Cylinders allow hydraulic systems to apply linear motion and force without mechanical gears or levers by shifting the pressure from fluid via a piston to begin operation. Hydraulic cylinders are at work in both industrial applications (hydraulic presses, cranes, forges, packing machines), and mobile applications (agricultural machines, construction equipment, marine equipment). And, when compared with pneumatic, mechanical or electric systems, hydraulics could be simpler, stronger, and provides greater power. As an example, Surplus Hydraulic Cylinders has about ten times the power density of an motor unit of similar size. Hydraulic cylinders can be found in a remarkable array of scales to meet a wide range of application requirements.
Selecting the right cylinder to have an application is essential to attaining maximum performance and reliability. Which means considering several parameters. Fortunately, a variety of cylinder types, mounting techniques and “rules of thumb” are for sale to help.
Three of the most typical cylinder configurations are tie-rod, welded and ram styles. Tie-rod cylinders use high-strength threaded steel tie-rods, typically on the outside of the cylinder housing, to supply additional stability. Welded cylinders feature a heavy-duty welded cylinder housing with a barrel welded directly to the end caps, and require no tie rods. Ram cylinders are just what they sound like-the cylinder pushes straight ahead using extremely high pressure. Ram cylinders are utilized in heavy-duty applications and typically push loads rather than pull.
For all types of cylinders, the crucial measurements include stroke, bore diameter and rod diameter. Stroke lengths vary from less than an inch to a few feet or more. Bore diameters may range from an inch approximately more than 24 in., and piston rod diameters vary from .5 in. to more than 20 in. In reality, however, the option of stroke, bore and rod dimensions could be limited by environmental or design conditions. For example, space could be too limited for your ideal stroke length. For tie-rod cylinders, increasing how big the bore means increasing the quantity of tie rods necessary to retain stability. Improving the diameter of the bore or piston rod is a perfect approach to make up for higher loads, but space considerations may well not allow this, whereby multiple cylinders is usually necessary.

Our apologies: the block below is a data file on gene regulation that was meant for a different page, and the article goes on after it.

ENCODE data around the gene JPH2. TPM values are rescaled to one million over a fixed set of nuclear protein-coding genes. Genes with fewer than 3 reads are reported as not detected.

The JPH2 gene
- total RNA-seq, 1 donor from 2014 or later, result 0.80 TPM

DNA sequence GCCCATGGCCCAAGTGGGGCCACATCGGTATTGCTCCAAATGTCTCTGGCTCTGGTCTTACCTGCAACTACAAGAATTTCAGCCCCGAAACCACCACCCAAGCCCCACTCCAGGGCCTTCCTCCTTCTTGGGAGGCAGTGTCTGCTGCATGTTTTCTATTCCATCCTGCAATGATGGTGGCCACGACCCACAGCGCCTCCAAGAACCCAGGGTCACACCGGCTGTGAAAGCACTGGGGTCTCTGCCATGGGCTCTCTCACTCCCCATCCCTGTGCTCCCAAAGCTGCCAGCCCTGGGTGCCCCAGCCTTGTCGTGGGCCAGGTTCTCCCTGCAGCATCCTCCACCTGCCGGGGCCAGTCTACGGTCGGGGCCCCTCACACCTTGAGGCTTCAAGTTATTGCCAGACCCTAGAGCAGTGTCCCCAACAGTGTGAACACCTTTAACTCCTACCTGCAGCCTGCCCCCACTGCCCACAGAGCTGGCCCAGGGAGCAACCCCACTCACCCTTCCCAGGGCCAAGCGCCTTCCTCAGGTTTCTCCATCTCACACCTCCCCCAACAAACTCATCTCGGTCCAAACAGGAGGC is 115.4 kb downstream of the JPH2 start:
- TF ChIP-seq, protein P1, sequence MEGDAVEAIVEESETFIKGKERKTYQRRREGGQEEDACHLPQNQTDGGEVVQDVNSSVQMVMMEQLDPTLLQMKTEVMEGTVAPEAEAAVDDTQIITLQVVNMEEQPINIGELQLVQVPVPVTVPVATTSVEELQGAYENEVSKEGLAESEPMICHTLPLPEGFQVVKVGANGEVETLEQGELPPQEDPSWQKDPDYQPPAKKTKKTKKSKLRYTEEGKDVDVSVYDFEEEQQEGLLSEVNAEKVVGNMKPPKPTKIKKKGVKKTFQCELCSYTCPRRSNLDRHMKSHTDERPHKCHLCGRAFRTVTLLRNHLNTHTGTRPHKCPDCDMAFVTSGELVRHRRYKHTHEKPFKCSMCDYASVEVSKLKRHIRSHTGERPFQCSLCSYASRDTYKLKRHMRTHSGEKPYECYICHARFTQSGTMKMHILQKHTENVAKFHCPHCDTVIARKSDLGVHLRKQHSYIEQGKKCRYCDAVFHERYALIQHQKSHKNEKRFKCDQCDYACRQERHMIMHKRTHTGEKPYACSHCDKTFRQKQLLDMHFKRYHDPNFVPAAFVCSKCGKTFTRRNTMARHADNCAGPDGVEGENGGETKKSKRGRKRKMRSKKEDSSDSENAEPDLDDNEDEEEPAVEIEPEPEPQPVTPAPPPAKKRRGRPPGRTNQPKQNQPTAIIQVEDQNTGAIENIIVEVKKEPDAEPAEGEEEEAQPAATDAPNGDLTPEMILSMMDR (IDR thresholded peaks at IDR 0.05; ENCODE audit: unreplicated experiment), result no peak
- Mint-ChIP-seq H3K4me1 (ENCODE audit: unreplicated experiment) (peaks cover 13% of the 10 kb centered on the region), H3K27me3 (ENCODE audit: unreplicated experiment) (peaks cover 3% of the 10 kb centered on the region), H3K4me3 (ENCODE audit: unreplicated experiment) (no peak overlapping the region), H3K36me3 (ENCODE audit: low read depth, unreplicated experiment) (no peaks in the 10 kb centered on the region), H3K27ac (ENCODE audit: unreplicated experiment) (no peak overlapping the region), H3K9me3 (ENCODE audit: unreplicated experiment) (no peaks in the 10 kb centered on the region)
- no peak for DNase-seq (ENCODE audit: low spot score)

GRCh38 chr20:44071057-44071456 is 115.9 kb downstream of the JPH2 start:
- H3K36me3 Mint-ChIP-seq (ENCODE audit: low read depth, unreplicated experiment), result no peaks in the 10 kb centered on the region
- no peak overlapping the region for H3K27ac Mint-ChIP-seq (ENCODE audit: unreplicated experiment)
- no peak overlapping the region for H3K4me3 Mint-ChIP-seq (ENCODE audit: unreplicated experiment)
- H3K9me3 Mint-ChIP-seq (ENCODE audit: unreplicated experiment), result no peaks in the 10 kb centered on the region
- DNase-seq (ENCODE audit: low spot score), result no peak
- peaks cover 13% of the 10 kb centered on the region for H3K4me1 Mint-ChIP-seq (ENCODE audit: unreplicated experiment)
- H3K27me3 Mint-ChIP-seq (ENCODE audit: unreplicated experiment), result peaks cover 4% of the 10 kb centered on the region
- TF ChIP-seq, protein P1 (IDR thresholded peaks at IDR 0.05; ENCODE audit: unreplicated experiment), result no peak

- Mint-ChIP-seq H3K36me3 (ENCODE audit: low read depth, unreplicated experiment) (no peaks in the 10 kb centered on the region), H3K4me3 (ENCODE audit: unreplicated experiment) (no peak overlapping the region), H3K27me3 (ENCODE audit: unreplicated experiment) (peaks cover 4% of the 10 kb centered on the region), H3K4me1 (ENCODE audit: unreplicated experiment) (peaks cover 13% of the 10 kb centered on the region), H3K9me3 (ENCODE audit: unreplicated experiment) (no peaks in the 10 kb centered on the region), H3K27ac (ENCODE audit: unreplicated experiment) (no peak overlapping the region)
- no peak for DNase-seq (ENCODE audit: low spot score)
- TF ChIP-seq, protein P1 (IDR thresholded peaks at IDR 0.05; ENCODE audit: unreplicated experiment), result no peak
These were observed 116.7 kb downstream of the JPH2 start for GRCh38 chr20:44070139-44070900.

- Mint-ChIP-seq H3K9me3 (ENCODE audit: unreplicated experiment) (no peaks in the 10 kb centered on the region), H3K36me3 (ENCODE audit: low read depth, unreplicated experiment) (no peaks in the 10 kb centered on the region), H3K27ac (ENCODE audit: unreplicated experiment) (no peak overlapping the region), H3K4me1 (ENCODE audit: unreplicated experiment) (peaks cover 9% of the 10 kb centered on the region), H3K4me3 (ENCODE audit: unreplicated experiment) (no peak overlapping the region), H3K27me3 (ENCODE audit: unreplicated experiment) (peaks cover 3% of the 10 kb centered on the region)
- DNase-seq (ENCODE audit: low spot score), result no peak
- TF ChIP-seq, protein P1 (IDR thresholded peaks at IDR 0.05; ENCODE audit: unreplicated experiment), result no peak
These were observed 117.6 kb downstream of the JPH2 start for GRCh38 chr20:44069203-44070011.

Mounting methods also play a vital role in cylinder performance. Generally, fixed mounts on the centerline in the cylinder are best for straight line force transfer and avoiding wear. Common varieties of mounting include:
Flange mounts-Very strong and rigid, but have little tolerance for misalignment. Experts recommend cap end mounts for thrust loads and rod end mounts where major loading puts the piston rod in tension. Side-mounted cylinders-Simple to install and repair, but the mounts produce a turning moment because the cylinder applies force to a load, increasing deterioration. To prevent this, specify a stroke at least provided that the bore size for side mount cylinders (heavy loading has a tendency to make short stroke, large bore cylinders unstable). Side mounts need to be well aligned and also the load supported and guided.